Saturday, December 17, 2016

Appreciating Jesus' Earthly Ancestors

Back when I was studying scripture in seminary, a common approach to the "infancy narratives" (Matthew 1-2 and Luke 1-2) was to see each as in some sense a summary of or introduction to its particular Gospel's themes. In a famous commentary (The Birth of the Messiah, 1979), Raymond Brown sought simultaneously "to point out their common tendencies and emphases" and "to show how each fits into the theology if its respective Gospel," indeed how "each is the essential Gospel story in miniature." Brown was well aware "that people who know little of Jesus, beyond his death on the cross and his resurrection, are often acquainted with the Christmas story, which accordingly offers a channel through which the Gospel can be made intelligible to them." 

Today, one might go even further and suggest that the Christmas story is likely more widely known than either Jesus'  cross or resurrection (especially the latter) and may offer not just a channel but almost the only channel through which the Gospel may be made intelligible to many!

For several years I tried to make it an annual Advent practice to review Brown's commentary in the days and weeks prior to Christmas. Then in 2012 Pope Benedict XVI came out with his own wonderful volume of meditations on the infancy narratives, a "dialogue with the texts," that asks the essential questions: "is what I read here true? dies it concern me? If so, how?" So, since then I have made it an annual Advent activity to re-read - with great profit - the Pope Emeritus' Jesus of Nazareth:The Infancy Narratives. 

The first text Benedict treats is Matthew's account of Jesus genealogy (Matthew 1:1-17), which he treats together with Luke's alternative account (Luke 3:23-38) and with John's familiar Prologue (John 1:1-18). The latter is, of course, the Roman rite's Gospel for the principal Mass on Christmas, a text (that is, its first 14 verses) which also used to be regularly read at the end of every Mass - until the tragic abolition of that edifying practice by Pope Paul VI.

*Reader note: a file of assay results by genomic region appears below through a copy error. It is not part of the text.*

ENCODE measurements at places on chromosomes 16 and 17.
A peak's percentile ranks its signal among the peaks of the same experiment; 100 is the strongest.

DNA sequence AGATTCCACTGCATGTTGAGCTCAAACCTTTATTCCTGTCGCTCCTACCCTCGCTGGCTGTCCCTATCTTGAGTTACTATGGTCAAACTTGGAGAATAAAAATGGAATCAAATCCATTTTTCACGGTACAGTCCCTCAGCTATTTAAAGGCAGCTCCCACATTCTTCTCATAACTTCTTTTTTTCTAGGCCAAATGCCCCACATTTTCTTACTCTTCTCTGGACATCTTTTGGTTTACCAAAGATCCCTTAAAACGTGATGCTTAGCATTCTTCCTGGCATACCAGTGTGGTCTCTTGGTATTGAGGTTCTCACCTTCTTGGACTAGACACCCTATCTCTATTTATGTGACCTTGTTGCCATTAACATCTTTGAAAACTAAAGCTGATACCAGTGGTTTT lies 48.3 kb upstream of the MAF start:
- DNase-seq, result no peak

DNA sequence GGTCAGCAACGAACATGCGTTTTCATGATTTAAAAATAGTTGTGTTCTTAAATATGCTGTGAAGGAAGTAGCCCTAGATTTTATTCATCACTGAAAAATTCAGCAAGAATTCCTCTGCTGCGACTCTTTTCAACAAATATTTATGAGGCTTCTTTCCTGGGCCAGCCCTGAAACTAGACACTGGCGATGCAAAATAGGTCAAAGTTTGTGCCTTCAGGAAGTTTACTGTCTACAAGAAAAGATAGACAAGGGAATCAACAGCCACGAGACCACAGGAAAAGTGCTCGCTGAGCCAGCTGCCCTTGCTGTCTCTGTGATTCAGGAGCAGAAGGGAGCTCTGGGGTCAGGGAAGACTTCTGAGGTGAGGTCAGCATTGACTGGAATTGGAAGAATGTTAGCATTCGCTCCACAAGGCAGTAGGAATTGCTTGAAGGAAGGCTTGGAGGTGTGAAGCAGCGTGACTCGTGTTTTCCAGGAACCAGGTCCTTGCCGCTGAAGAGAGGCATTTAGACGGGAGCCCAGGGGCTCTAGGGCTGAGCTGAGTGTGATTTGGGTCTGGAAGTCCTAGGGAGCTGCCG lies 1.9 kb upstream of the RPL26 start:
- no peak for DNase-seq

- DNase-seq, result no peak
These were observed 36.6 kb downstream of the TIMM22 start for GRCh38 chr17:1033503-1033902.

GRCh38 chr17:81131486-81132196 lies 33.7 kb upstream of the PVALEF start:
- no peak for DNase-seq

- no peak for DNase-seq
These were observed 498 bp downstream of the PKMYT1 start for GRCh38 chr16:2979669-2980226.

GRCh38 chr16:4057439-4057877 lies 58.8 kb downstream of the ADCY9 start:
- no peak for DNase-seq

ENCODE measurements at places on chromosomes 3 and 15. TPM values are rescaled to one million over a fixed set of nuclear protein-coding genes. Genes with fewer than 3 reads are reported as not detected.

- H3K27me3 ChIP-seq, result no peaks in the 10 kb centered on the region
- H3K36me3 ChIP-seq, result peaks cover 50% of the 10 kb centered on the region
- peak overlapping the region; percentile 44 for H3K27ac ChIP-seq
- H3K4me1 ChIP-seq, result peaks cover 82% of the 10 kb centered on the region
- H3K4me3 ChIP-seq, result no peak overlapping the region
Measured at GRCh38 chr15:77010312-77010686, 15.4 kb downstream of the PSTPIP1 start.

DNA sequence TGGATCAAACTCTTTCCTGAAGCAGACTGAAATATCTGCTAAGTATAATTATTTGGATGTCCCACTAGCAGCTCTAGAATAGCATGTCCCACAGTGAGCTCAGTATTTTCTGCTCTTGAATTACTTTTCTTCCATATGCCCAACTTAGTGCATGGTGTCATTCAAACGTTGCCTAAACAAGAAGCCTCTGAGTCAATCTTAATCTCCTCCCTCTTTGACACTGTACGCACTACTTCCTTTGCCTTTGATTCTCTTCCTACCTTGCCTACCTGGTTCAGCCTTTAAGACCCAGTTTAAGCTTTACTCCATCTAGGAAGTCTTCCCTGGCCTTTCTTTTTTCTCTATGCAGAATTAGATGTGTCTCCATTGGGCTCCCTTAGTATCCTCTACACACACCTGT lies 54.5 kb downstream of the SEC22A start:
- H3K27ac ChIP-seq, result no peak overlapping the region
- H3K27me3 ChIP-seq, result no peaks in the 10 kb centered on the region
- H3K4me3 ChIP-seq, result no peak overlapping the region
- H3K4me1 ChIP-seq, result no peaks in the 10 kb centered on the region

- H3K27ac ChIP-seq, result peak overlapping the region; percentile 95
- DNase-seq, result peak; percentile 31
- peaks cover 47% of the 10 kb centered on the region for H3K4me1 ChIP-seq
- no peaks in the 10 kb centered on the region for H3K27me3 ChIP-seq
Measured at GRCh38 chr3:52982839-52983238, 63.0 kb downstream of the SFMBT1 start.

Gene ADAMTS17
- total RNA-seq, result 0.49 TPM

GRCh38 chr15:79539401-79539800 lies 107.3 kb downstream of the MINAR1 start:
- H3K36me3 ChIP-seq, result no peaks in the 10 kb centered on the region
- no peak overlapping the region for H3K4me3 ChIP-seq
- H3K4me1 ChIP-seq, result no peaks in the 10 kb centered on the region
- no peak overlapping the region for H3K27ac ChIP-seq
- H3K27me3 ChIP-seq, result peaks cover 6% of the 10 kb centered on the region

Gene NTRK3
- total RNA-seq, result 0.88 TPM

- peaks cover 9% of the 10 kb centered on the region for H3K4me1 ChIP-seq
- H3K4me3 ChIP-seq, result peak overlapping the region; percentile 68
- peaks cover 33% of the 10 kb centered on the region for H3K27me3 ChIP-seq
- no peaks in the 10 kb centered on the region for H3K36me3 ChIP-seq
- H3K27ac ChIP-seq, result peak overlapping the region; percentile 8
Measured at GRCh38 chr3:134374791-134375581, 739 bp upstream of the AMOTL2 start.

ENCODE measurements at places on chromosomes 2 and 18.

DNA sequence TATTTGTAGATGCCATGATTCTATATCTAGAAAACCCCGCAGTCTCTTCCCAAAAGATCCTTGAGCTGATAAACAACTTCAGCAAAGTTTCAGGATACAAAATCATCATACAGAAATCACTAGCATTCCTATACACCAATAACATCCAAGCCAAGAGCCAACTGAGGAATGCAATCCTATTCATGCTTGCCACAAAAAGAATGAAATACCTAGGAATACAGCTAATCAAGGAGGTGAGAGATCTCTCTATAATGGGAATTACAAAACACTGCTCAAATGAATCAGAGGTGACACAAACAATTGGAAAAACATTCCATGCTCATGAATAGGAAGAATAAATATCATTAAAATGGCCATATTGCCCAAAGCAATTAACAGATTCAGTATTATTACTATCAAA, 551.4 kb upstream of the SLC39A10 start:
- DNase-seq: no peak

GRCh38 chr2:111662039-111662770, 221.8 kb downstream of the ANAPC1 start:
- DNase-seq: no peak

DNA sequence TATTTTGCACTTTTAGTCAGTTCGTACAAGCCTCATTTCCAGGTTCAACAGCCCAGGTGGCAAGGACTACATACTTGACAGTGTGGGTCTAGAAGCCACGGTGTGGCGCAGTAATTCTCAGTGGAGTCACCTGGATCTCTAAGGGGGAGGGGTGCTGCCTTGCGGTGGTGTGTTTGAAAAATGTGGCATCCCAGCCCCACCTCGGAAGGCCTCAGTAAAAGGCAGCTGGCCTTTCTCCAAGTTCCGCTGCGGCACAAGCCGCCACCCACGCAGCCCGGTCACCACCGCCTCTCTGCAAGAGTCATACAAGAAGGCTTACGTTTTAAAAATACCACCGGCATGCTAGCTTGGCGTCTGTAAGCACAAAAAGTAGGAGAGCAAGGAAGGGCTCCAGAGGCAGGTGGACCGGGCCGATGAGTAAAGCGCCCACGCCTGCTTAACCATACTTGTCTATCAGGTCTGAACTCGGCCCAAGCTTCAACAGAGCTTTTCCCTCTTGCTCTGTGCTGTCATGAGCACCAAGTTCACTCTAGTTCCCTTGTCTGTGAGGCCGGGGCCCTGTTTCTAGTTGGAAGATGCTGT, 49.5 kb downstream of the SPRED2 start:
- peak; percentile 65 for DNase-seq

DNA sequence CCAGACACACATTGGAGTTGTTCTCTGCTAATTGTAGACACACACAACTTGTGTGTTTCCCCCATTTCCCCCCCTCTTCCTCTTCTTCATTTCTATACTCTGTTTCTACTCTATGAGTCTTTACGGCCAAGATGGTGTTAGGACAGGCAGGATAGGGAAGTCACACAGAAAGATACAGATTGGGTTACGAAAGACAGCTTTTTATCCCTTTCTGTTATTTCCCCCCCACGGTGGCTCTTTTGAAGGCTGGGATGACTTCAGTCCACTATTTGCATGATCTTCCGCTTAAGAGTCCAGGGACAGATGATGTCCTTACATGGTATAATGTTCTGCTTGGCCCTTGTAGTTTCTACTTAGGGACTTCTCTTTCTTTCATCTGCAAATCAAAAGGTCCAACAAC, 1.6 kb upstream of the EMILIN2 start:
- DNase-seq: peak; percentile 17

Not quite so tragic - but unfortunate nonetheless - is the omission of Matthew's genealogy of Jesus from the Sunday lectionary. As best I can tell, the only occasion when its reading is obligatory at Mass is today, December 17, this year the Saturday before the 4th Sunday of Advent. 

(The intriguing question of what is omitted in our ostensibly expanded Lectionary is one which has begun to get more attention. See, for example, Index Lectionum: A Comparative Table  of Readings for the Ordinary and Extraordinary Forms of the Roman Rite, compiled by Matthew P. Hazell, 2016.)

Matthew's genealogy of Jesus, with its long list of unfamiliar foreign names, is obviously a challenge to read and probably appears boring to today's depleted attention spans. All the more reason, then, to engage the text seriously and carefully - for understanding who Jesus is, where he comes from, remains fundamental to any commitment to Christian discipleship. And Jesus' Jewish descent from Abraham and David is an essential component of who he is and where he comes from. God's choice of Abraham, who himself entered the biblical account at the end of a long genealogy (Genesis 11:26), represented a decisive turning point in salvation  history, as God covenanted with one particular family and the nation that descended from it in order to save the whole human race. At the same time, Matthew's account also - through the jarring inclusion of the names of four Old Testament women - heralds the Church's eventual mission to the Gentile world, the final fulfillment of the promise that through Abraham all the world would be blessed (Genesis 12:3).  In Pope Benedict's words, "through them the world of the Gentiles enters the genealogy of Jesus - his mission to Jews and Gentiles is made manifest." Finally, the account concludes uniquely with the mention of Mary, whose virginal conception of Jesus identifies her as "a new beginning" and jesus as "a new creation."

In this, as in so many matters, we would do well to learn from the Eastern Churches, with their tradition of celebrating the "Forefathers" of Jesus on the Sunday before Christmas. 

We celebrate today the memory of the ancestors of Christ. sing with fervor a hymn of praise to Christ the Savior who magnified them among all  nations. He is the Lord who does wondrous deeds because he is powerful and mighty, and who shows us his strength through these Ancestors. The greatest of them all is Mary, the immaculate maiden of God, the undefiled one. From her Christ came forth to give life to all: eternal salvation and paradise without end. (Byzantine Vespers of the Forefathers of Jesus)

(Photo: two panels of a 12th-13th century "Jesse Tree" window, Canterbury Cathedral)

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